By Ray Hickson
Golden Slipper winner Farnan might be something of a fallen hero after a forgettable spring but co-trainer Adrian Bott said he has every reason to think the colt can win fans back in the new year.
The spring was supposed to crown Farnan as a rare talent.
He swept through his two-year-old year winning five of his six starts culminating in his Golden Slipper demolition, earning him the champion two-year-old title, and he was the horse everyone wanted to see come back at three.
But when he returned in September simply nothing went his way and due to injury and other mishaps he would only race twice, six weeks apart, missing a place in the Run To The Rose and Coolmore Stud Stakes.
While many thought retirement to stud might be on the cards after his Melbourne failure, Bott said the three-year-old is back in pre-training, having spelled very well, and is confident he’s lost none of his ability.
“I’ve been to see him and he looks well, he’s had a good break,’’ he said.
“You have to put a line through the spring, it’s not a true reflection on the colt and his ability and in the autumn I feel we can see him bounce back to his best.”
Of course, Farnan was selected by Aquis to run in their TAB Everest slot but he was ruled out on the Monday prior to the $15m race, won by Classique Legend, with a foot issue.
He’s on the $26 line in TAB’s pre-nominations market for the Group 1 TJ Smith Stakes (1200m) in April.
Bott said no program has been locked in for the colt as yet, with plenty of time on their side, but he’s adamant he can be a force against the best around.
“It’s still all there,’’ he said.
“What happened in the spring things just didn’t go his way for a number of different reasons. He might have been misjudged for that. We’ll be out to prove that wasn’t the case and show he is the horse everyone knows he is.
“Off the back of the carnival he probably does have to prove himself at the top level against open class, there’s an element of that this campaign, but there’s no reason that can’t happen.”
A second Group 1 came talented mare Shout The Bar’s way in Melbourne in the spring and Bott said she’s returned to the stable with a couple of big Group 1s during The Star Championships on the agenda.
The four-year-old won the Group 1 Empire Rose Stakes (1600m) and ended her spring with a gallant fourth in the Group 1 Mackinnon Stakes (2000m) and Bott said there are two plans for her at this stage.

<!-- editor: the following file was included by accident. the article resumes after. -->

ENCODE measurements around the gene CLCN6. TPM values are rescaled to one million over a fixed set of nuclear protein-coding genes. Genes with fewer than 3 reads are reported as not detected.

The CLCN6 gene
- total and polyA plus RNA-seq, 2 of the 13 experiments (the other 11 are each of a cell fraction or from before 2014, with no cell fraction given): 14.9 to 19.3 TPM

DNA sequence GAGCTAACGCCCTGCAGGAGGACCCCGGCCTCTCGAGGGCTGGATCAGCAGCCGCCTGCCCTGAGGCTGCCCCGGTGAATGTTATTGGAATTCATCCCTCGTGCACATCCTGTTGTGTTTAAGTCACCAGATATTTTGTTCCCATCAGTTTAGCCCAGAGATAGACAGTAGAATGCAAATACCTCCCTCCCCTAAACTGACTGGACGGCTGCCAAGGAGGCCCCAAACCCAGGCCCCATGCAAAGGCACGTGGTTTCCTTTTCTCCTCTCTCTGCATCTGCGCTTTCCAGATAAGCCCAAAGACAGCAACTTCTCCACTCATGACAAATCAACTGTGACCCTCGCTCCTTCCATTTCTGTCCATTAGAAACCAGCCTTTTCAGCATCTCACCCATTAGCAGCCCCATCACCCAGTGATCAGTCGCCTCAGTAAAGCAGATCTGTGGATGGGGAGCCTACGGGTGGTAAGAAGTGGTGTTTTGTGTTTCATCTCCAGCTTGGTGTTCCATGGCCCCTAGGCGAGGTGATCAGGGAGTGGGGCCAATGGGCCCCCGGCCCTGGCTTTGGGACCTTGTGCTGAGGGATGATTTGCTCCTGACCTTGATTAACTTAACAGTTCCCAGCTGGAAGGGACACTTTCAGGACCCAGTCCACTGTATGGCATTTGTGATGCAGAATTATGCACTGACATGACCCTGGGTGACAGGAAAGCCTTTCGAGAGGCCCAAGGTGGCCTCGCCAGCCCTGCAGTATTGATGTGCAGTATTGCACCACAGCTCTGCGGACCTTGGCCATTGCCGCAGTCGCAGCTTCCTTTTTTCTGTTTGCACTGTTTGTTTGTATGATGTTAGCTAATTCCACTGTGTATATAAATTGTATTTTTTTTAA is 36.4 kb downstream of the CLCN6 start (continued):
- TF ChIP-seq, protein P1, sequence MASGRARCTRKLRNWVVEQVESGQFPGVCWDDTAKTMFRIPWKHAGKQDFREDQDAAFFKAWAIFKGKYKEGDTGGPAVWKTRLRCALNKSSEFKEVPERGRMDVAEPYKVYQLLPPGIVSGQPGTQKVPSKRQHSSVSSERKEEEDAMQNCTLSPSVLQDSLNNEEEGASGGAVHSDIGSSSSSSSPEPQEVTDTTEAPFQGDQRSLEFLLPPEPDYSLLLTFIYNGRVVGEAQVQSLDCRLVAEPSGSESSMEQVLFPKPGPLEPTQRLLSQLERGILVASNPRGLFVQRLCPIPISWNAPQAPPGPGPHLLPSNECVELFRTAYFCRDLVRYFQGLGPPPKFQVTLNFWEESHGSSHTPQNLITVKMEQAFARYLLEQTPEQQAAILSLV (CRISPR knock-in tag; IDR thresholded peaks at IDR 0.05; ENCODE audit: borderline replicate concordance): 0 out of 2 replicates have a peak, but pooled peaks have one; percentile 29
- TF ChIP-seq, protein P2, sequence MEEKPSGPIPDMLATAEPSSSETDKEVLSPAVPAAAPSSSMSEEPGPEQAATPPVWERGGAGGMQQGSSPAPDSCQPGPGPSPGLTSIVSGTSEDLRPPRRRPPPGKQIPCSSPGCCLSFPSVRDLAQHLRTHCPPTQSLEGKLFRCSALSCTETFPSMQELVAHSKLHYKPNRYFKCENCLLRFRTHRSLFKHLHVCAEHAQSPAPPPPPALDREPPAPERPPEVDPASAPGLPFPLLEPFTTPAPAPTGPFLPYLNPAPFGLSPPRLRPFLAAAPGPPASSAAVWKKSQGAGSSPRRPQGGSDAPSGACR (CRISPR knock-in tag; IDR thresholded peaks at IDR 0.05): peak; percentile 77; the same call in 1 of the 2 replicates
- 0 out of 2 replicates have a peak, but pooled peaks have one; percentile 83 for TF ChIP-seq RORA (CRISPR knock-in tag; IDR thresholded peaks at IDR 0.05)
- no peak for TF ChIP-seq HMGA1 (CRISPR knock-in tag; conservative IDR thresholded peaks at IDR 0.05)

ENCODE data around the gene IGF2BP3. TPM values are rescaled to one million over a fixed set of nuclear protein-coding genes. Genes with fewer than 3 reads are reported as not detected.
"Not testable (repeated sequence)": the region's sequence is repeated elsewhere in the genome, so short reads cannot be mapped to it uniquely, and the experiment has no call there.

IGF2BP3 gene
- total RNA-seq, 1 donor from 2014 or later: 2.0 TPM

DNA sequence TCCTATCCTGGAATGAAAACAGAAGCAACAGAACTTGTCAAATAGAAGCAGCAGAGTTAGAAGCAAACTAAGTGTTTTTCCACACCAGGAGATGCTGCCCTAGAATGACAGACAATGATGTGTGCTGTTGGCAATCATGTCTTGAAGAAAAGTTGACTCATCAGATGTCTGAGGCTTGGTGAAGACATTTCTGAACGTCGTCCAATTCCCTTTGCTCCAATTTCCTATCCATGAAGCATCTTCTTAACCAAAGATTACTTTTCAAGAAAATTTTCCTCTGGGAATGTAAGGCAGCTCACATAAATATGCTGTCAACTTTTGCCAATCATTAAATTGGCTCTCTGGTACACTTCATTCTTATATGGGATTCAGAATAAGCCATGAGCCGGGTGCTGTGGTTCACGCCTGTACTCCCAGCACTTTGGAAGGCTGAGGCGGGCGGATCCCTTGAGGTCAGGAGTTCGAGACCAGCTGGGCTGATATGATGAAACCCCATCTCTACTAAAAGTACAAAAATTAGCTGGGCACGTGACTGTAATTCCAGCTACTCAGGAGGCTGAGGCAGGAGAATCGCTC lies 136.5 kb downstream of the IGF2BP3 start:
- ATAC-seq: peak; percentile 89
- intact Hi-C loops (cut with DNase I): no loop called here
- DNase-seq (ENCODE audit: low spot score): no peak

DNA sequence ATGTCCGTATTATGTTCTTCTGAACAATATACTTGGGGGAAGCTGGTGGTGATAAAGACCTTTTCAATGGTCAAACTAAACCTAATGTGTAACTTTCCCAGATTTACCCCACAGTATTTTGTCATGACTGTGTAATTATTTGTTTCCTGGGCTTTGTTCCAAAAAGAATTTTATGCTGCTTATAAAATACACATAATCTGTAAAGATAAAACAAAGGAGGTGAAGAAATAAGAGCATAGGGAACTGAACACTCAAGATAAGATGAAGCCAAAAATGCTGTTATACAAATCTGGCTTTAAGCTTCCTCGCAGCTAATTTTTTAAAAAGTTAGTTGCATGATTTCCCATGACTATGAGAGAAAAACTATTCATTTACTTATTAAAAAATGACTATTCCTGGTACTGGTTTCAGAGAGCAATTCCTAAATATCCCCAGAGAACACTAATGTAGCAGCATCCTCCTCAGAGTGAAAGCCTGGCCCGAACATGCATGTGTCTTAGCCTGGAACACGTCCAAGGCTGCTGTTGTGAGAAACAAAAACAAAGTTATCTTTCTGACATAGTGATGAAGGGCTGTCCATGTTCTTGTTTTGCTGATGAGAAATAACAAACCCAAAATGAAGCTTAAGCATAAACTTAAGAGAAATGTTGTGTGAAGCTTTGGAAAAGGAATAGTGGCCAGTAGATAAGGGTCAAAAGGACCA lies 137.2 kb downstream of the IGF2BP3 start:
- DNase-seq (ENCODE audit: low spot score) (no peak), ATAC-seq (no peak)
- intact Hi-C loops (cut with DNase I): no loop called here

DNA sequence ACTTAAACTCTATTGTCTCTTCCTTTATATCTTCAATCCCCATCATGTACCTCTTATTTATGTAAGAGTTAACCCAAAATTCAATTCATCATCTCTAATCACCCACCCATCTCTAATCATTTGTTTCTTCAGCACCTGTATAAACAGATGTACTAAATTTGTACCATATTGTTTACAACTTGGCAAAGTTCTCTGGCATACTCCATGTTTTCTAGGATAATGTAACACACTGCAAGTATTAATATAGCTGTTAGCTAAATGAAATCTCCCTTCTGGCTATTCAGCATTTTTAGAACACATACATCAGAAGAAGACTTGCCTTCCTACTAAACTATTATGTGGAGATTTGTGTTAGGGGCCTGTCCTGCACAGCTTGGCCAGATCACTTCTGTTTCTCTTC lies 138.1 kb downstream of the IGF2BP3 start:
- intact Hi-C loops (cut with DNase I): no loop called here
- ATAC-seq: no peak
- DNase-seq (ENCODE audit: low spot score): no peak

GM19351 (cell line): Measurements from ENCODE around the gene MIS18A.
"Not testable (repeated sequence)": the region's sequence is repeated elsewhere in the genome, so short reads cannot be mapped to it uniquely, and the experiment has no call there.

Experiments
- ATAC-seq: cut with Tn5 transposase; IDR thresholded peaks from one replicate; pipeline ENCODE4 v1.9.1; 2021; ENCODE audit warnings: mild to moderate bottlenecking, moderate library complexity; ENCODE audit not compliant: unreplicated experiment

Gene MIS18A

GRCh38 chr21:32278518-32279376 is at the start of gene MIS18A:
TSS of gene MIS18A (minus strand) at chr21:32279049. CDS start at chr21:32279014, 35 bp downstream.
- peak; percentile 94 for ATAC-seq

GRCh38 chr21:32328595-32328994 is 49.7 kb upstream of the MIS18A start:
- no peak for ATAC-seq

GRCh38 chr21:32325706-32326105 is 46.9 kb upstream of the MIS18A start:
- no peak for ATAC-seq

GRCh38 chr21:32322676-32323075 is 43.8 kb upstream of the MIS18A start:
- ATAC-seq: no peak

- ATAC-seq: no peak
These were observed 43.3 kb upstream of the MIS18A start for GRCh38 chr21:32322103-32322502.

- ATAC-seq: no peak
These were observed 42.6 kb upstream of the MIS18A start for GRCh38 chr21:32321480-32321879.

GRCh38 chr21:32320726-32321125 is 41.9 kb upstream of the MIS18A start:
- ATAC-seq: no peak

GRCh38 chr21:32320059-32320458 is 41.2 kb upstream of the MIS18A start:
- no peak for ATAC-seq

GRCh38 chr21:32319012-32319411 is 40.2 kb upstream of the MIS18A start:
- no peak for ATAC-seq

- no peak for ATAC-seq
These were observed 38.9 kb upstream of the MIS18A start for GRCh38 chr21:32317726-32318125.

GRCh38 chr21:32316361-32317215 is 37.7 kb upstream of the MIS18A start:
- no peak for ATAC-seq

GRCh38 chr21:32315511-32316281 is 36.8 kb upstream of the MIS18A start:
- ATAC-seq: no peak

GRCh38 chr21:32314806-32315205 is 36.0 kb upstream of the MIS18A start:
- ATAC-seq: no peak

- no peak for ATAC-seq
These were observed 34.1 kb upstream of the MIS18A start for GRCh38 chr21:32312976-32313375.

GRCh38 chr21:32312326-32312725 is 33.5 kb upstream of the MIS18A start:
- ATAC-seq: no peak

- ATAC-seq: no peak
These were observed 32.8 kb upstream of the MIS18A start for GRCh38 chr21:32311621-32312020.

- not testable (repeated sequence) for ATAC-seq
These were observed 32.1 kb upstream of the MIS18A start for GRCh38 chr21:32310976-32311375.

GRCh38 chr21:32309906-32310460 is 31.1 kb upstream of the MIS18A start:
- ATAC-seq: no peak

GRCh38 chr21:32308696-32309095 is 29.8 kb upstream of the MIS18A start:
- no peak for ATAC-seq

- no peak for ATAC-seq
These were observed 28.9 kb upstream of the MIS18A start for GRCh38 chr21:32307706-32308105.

She’ll either follow the same path as former stablemate Con Te Partiro did this year and target the Group 1 Coolmore Classic, Doncaster Mile and Coolmore Legacy or kick off in Melbourne then chase the Randwick Group 1s at The Star Championships.
“We’re not sure whether the Coolmore Classic is the right race for her, being a dual Group 1 winner it might penalise her and that might force us to look at an alternative,’’ he said.
Shout The Bar is a $26 chance in TAB’s pre-nominations Doncaster Mile market.
There’s no regrets from Bott about missing last Saturday’s Group 2 Villiers Stakes with smart four-year-old Dawn Passage and he remains adamant there’s a big race coming his way in 2021.
Dawn Passage only had a three start spring for a third in the Silver Eagle, a third in the $7.5m Iron Jack Golden Eagle and second in the $1m The Gong.
Dawn Passage runs third in the Golden Eagle
“We’ve always felt he is capable of winning a very good race and it would have been a bit of an ask (to run in the Villiers) as we gave him a busy preparation to get him to the races he contested,’’ he said.
“While it looked an obvious target, and would’ve been great to see him take his place, somewhere along the line something’s got to give.
“There’ll be some nice targets there for him and if he keeps improving, which he has every preparation to date, there’s no reason he can’t keep stepping up.”
Flight Stakes placegetter Vangelic is also back in work and she’s a horse that Bott says could easily jump out of the ground in the autumn.
The Vancouver filly has only won one from eight, and that was on debut, but has placings to the likes of Away Game, Dame Giselle and of course Montefilia to her name.
“If she strengthens up a bit and matures she wasn’t far off them running good honest races,’’ Bott said.
“She’s been a lightly framed filly and lacked a bit of that maturity, doing it all on natural ability. Hopefully she can take that next step and win a decent one herself.”